To that voter, Ncube and Mutambara had betrayed the cause by rallying behind a man they saw as a Zanu-PF Trojan Horse. The faction was just able to rescue a fraction of its rural support base in March, which is what largely yielded the ten seats they, until Monday, enjoyed in Parliament. But they were fickle seats held by men who saw and sought leadership in the other MDC. MDC-Mutambara candidates in most constituencies of Bulawayo and the two Matabeleland provinces were heavily compromised by the MDC-T which used all manner and form of inveiglements, not least among them one tremendous money inscribed: "In God we Trust". And a bit of fuel per month. Moyo, the new speaker, played no small part in this well-laced MDC-T offensive.

America’s God wreaks havoc

This dimension became even more apparent during the run-off. America’s Mephistophelian God came back, this time with greater vengeance, as also did drums of fuel. The question was whether or not sitting MPs (from March 29) should campaign for Tsvangirai in the run-off.

All but two MPs and Senators from MDC-M obliged the temptation, which is why MDC-M parliamentarians campaigned for Tsvangirai in Matabeleland, in spite of the position of their party to the contrary. So when Botswana came, there was very little effort needed. The MDC-M parliamentarians had been flown to Botswana by MDC-T; housed by it, fed by it and of course awarded stipends big enough to motivate choices of the Monday we saw. After all they had gone there without the blessing of their "leaders", in flight in fact from their leadership.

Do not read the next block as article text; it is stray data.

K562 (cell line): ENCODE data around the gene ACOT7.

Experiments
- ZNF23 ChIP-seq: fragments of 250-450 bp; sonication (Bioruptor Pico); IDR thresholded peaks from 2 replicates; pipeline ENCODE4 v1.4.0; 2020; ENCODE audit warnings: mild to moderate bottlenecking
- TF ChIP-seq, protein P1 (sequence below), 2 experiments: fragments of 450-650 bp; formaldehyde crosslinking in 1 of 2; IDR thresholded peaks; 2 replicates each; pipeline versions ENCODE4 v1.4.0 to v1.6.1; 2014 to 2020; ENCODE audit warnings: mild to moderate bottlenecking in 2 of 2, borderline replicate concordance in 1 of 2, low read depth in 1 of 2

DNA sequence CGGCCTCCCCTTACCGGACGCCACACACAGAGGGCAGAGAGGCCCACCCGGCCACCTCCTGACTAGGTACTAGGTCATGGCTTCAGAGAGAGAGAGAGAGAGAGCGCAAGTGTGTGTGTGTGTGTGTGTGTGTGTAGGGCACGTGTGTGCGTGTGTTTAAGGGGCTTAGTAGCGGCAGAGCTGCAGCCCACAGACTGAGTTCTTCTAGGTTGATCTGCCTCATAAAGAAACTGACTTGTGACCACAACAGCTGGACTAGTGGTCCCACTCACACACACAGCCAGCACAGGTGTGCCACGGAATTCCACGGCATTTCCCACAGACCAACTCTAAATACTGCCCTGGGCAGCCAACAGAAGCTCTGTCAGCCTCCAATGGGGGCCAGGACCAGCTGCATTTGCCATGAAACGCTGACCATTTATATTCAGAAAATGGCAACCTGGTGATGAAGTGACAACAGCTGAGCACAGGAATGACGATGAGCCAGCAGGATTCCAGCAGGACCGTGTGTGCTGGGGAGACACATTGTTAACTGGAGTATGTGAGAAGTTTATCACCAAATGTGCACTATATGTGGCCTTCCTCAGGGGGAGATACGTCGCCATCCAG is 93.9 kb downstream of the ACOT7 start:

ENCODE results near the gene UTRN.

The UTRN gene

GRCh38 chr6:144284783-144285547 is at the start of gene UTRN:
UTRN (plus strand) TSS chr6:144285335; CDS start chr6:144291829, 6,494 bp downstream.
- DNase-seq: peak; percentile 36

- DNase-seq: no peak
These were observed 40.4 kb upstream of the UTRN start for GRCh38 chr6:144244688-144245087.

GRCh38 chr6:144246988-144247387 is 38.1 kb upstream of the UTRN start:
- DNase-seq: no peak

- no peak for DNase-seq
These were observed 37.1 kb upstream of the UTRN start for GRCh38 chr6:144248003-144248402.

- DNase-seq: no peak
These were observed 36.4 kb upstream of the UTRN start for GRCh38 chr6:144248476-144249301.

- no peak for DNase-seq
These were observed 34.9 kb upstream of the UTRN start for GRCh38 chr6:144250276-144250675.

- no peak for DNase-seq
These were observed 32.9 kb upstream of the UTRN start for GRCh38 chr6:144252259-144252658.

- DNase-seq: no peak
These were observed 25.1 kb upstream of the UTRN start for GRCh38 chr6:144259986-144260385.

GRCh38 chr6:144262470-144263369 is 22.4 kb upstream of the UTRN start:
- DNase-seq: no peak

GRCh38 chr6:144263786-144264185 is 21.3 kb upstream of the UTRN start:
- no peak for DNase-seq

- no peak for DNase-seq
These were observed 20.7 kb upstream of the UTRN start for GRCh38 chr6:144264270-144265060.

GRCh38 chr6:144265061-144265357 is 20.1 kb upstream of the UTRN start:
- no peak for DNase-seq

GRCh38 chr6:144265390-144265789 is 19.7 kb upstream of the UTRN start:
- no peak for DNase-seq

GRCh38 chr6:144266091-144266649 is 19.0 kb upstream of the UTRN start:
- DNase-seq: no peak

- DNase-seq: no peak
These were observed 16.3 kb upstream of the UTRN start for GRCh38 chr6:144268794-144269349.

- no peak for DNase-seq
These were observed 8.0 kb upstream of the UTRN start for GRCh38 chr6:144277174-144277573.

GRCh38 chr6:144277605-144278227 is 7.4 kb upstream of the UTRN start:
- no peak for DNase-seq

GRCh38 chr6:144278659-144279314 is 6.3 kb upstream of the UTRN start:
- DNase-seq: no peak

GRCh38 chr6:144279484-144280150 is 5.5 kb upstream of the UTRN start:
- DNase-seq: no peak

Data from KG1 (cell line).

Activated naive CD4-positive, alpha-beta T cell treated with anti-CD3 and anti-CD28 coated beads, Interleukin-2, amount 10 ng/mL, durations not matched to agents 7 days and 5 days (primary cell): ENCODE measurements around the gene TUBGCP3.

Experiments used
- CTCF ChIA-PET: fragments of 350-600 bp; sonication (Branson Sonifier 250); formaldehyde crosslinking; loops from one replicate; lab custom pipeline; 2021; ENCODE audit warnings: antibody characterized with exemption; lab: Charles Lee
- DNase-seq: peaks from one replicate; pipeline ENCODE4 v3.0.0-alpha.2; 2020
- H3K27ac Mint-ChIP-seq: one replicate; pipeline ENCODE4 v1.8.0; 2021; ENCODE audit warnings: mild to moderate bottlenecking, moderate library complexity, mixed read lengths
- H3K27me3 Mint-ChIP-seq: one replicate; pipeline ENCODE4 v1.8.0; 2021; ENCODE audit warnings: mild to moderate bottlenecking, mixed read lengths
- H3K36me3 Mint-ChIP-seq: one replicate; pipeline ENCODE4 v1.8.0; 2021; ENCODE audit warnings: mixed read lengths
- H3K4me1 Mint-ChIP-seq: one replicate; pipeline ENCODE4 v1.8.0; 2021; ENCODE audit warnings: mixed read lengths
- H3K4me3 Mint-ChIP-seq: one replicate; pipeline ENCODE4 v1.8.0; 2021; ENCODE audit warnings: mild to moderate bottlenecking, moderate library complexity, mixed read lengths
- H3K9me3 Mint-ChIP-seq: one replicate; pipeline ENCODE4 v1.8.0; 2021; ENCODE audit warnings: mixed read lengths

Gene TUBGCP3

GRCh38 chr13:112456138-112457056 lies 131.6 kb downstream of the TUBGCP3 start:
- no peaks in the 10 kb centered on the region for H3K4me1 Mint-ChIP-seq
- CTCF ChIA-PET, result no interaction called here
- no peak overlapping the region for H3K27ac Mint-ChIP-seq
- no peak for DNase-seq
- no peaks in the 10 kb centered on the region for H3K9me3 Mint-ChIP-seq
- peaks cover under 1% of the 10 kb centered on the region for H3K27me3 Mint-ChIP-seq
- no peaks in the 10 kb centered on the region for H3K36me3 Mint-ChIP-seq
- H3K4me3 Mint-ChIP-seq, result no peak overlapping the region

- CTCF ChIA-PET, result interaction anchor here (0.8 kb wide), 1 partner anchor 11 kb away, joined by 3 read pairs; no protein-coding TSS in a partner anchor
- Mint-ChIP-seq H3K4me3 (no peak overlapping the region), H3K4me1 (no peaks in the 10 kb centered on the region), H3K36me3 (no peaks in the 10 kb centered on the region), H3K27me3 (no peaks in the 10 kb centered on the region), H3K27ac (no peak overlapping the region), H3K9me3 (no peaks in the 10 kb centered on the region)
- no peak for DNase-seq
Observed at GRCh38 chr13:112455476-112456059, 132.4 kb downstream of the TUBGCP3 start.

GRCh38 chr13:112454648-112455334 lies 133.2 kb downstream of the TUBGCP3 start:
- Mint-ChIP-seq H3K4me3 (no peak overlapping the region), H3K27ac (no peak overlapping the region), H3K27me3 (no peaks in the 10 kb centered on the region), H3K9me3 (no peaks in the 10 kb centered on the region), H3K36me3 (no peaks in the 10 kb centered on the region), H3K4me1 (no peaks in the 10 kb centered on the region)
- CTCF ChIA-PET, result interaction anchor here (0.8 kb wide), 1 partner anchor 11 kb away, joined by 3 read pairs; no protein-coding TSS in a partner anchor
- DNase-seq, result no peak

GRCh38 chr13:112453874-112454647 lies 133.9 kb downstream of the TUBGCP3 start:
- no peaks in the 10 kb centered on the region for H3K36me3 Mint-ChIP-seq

All this was known to Zanu-PF, in fact had been debated only the Saturday before the vote at the Party headquarters. To this add David Coltart’s clear unhappiness over the stance of Mutambara and Ncube post-Sandton, and you realise, as did any thinking head in Zanu-PF, that Mutambara and Ncube were pledging what they did not have. They were not in Parliament themselves to enforce their pledges anyway.

Monday and the dialogue

Zanu-PF’s decision to throw its weight behind the Mutambara candidate could not have been about wanting to secure the speakership for whose candidacy Zanu-PF itself could offer no one. It was a calculation and gesture which redounded quite remarkably. Firstly, it underscored Zanu-PF’s readiness and commitment to the principle of ceding and sharing power, the principle of collaborative politics lately in vogue.

And that the power did not go in the Mutambara direction cannot surely be blamed on Zanu-PF. Secondly, the move tested all claims to power, influence and authority, something so important to Zanu-PF as it handles the next decision it faces, that of forming Government. I elect not to elaborate on this one matter.

Thirdly, Monday was just about the face-saving victory Tsvangirai needed to get back to the agreement which many now regard as stale and uninteresting. Indeed so elated was Biti that he loudly declared: "Now we can resume the dialogue". I hope the MDC-T can. As I write, the parties are in South Africa, MDC-T clearly thinking itself re-valued, MDC-M feeling un-mandated and thus devalued, in fact shadowed by MDC-B (Bhebhe).